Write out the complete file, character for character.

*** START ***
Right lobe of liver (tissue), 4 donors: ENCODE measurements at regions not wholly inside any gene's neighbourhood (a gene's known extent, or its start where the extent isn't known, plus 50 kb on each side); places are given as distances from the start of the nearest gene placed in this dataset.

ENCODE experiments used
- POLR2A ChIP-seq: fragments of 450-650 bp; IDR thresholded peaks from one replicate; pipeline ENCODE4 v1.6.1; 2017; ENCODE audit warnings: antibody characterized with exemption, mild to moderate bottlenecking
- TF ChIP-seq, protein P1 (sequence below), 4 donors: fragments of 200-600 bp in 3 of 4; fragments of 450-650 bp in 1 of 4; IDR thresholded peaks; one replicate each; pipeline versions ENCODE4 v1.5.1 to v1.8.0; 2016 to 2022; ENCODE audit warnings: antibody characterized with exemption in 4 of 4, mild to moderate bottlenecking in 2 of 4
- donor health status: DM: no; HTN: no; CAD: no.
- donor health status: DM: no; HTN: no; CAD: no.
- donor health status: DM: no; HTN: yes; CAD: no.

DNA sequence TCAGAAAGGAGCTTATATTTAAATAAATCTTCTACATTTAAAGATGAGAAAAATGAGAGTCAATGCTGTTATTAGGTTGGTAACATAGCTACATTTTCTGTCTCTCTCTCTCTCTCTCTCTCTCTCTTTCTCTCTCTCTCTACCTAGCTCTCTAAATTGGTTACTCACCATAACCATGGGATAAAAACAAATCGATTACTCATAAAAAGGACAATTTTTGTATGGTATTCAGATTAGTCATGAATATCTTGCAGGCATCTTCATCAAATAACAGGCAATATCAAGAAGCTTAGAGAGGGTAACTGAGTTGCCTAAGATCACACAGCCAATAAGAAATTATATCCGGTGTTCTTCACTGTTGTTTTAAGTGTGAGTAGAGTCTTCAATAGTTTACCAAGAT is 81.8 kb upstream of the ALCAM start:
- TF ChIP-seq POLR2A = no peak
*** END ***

Right lobe of liver (tissue), 4 donors: ENCODE measurements at regions not wholly inside any gene's neighbourhood (a gene's known extent, or its start where the extent isn't known, plus 50 kb on each side); places are given as distances from the start of the nearest gene placed in this dataset.

ENCODE experiments used
- POLR2A ChIP-seq: fragments of 450-650 bp; IDR thresholded peaks from one replicate; pipeline ENCODE4 v1.6.1; 2017; ENCODE audit warnings: antibody characterized with exemption, mild to moderate bottlenecking
- TF ChIP-seq, protein P1 (sequence below), 4 donors: fragments of 200-600 bp in 3 of 4; fragments of 450-650 bp in 1 of 4; IDR thresholded peaks; one replicate each; pipeline versions ENCODE4 v1.5.1 to v1.8.0; 2016 to 2022; ENCODE audit warnings: antibody characterized with exemption in 4 of 4, mild to moderate bottlenecking in 2 of 4
- donor health status: DM: no; HTN: no; CAD: no.
- donor health status: DM: no; HTN: no; CAD: no.
- donor health status: DM: no; HTN: yes; CAD: no.

DNA sequence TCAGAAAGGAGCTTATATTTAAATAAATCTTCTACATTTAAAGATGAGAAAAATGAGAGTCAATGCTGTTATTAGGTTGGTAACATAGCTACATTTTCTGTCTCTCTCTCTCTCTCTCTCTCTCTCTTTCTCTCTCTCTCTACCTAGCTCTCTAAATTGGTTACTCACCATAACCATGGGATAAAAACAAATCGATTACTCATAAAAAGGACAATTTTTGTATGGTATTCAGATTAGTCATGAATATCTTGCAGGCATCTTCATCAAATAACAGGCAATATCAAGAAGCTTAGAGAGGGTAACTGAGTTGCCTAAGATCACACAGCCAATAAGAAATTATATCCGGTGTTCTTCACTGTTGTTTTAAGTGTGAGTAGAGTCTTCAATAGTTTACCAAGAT is 81.8 kb upstream of the ALCAM start:
- TF ChIP-seq POLR2A = no peak